Audine CCD camera

I have built my Audine CCD camera with the help from the French company Mécastronic lead by Matthieu Sénégas. It could not have been possible without the great work performed by some members of the Aude association. The CCD camera Audine is extensively described here.

The CCD sensor is a Kodak KAF-0402 ME. Its characteristics are

CCD type Full frame
Front-side illuminated with transparent gate
Two phase transfer
Micro-lens technology
Number of pixels 512 x 768 (3:2 aspect ratio)
Size 4.6 x 6.9 mm
Pixel size 9 microns
Filling ratio 100%
Quantum efficiency 77% peak, 44% @400nm
Capacity 100 000 electrons

The electronic interface has the following characteristics

Digitization 15 bits (from 0 to 32767)
Gain 4.35 electrons / ADU
Read-out noise ~24 electrons rms
Offset 2700 ADU
Computer interface Printer port (LPT1)
Frame read-out time 13 seconds (it would be possible to improve with an Ethernaude)

A few more details for the ones who already know the Audine project ...

Shutter Pentax 18mm
Cooling 1 Peltier stage, no temperature stabilization
Cooling option Drain (in aluminium) is not insulated
Power supply Computer power supply 5V/12V for Peltier element + temperature sensor LM311+ fan + shutter
+/-15V stabilized power supply for all CCD circuits
Sealing of mechanical housing Tape + acrylic mastic
Solution against water vapor and freezing foam / sponge parts to absorb humidity + remove air volume

Humidity / freezing

I must mention that the main weakness of the Audine camera is humidity and freezing. It is to the point that many persons started to design upgraded sealed mechanical housings (which I guess should to be more expensive). The solution I adopted is working fine, I never had any problem though I opened the housing a number of times to remove some dust (I am a maniac and the flat images do not show any dust at this moment!).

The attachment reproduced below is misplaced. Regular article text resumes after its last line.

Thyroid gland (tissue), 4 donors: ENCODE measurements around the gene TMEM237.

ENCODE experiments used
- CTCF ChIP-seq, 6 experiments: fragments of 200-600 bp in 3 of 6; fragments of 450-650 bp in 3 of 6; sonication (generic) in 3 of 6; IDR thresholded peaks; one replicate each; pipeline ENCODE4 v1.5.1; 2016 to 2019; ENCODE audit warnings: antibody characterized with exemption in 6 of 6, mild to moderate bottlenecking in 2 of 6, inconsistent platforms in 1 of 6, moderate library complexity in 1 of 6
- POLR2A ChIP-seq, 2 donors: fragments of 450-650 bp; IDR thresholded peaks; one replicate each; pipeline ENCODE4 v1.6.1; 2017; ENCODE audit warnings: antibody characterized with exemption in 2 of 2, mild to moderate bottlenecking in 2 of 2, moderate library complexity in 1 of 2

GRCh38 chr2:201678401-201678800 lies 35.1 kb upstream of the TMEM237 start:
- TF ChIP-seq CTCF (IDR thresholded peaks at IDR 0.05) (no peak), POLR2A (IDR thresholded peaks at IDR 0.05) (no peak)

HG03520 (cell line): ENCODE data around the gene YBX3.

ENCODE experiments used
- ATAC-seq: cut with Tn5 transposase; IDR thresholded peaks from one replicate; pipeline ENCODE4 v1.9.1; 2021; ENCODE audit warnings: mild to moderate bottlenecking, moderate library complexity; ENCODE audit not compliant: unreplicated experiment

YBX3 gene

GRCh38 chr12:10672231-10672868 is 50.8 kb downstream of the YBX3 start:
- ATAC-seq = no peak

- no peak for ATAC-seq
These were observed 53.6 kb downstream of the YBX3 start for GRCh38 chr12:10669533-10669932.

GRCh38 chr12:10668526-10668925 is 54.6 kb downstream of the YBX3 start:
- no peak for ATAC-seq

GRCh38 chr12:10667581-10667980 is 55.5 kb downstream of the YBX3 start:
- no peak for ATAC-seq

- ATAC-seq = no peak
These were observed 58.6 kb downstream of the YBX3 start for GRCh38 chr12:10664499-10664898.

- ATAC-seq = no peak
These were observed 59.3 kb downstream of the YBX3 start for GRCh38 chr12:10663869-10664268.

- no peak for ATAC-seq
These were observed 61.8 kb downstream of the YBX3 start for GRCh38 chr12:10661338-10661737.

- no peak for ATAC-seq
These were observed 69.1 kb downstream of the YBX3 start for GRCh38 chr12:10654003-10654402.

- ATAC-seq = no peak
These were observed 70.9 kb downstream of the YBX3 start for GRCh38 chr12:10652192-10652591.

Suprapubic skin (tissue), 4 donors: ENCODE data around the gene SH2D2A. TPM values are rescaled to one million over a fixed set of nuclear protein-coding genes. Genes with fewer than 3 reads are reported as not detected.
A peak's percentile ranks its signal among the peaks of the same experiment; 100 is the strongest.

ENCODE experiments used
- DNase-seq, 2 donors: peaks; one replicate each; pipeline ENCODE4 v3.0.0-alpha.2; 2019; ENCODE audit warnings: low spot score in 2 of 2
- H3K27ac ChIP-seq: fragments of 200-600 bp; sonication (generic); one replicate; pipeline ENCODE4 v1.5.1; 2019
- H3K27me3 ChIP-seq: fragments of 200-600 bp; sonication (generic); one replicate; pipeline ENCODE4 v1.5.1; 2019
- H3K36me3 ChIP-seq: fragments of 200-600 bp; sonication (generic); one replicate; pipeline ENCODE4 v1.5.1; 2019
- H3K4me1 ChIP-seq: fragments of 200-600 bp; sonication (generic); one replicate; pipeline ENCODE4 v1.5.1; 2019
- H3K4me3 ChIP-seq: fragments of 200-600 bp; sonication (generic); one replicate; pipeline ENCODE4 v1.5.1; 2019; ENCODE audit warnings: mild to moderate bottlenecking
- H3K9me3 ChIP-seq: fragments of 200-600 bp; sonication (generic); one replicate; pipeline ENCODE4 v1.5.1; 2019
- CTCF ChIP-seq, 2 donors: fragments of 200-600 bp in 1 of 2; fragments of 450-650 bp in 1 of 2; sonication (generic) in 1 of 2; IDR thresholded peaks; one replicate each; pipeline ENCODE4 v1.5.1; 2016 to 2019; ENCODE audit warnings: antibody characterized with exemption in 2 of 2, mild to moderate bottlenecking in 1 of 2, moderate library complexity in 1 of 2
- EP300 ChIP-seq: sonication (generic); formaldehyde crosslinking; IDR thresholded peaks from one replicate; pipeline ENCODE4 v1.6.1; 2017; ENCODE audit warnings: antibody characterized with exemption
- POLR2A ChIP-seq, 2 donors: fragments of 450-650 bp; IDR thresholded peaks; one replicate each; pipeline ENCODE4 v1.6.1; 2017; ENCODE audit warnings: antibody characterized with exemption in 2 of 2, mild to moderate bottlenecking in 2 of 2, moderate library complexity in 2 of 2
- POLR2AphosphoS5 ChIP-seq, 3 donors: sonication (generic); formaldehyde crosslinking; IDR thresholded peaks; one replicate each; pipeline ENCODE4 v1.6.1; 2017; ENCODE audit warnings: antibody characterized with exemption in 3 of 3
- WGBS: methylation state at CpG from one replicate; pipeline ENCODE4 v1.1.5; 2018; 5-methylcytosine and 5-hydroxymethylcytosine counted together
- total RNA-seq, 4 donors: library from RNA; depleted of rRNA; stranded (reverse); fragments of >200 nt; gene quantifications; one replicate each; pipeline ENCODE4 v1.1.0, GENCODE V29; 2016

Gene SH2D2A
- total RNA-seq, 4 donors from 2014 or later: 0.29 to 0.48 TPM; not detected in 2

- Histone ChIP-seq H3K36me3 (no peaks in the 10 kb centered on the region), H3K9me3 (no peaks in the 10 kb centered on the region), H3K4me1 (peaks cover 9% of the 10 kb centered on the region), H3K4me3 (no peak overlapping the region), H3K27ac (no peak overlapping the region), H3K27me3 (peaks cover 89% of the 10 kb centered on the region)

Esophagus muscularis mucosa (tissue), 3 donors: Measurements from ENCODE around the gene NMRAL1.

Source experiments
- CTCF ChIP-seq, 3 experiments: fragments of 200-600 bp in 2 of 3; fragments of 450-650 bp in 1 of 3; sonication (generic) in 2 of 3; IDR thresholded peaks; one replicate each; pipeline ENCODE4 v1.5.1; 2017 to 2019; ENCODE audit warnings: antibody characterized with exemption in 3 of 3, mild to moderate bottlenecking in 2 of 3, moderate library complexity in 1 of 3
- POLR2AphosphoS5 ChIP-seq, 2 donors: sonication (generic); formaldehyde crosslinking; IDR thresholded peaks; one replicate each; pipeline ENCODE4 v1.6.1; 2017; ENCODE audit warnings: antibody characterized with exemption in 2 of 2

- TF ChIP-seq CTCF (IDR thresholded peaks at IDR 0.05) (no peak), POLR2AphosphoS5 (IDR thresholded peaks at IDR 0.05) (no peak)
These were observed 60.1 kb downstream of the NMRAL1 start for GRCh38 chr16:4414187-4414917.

My approach is twofold:
(1) sealing the housing with tape (brown) and acrylic mastic (white). The acrylic mastic is like silicone, it is very efficient for sealing. By contrast with silicon which is a nightmare to put and clean, it is really easy to manipulate so that you can put it in rather unaccessible places without any trouble and getting a clean result.
(2) a sponge cut in small parts to fill every possible remaining space inside the housing. I tried dessicants, I tried rice seeds (!) and sponge is the only working solution I found to absorb water. It's possible that decreasing the inside volume of air also plays a role.

On the pictures above, the two cables necessary for the CCD operation are visible. The flat one (ribbon cable) is connected to the parallel port of a Sony VAIO laptop. The other one is providing all voltages to the camera + sending back temperature sensor information ; note the fact that all individual cables are bunched (torsadé in French). The purpose is to reduce magnetic type radiation of current noise due to the unstabilized switched mode power supply used for 5V/12V. The bunched cables should reduce interference with the flat cable that reads CCD output. The same principle is used inside computers where 12V cables going to cooling fans are also bunched.